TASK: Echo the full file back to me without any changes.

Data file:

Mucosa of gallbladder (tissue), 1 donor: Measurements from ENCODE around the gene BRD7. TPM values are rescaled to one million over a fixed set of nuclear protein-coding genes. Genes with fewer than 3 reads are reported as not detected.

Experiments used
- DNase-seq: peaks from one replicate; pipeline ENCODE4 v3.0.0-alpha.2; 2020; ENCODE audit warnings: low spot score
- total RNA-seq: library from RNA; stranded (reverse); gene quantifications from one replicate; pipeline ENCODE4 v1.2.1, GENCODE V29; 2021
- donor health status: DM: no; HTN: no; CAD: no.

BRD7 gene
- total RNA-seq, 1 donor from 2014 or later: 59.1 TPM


Mucosa of gallbladder (tissue), 1 donor: Measurements from ENCODE around the gene BRD7. TPM values are rescaled to one million over a fixed set of nuclear protein-coding genes. Genes with fewer than 3 reads are reported as not detected.

Experiments used
- DNase-seq: peaks from one replicate; pipeline ENCODE4 v3.0.0-alpha.2; 2020; ENCODE audit warnings: low spot score
- total RNA-seq: library from RNA; stranded (reverse); gene quantifications from one replicate; pipeline ENCODE4 v1.2.1, GENCODE V29; 2021
- donor health status: DM: no; HTN: no; CAD: no.

BRD7 gene
- total RNA-seq, 1 donor from 2014 or later: 59.1 TPM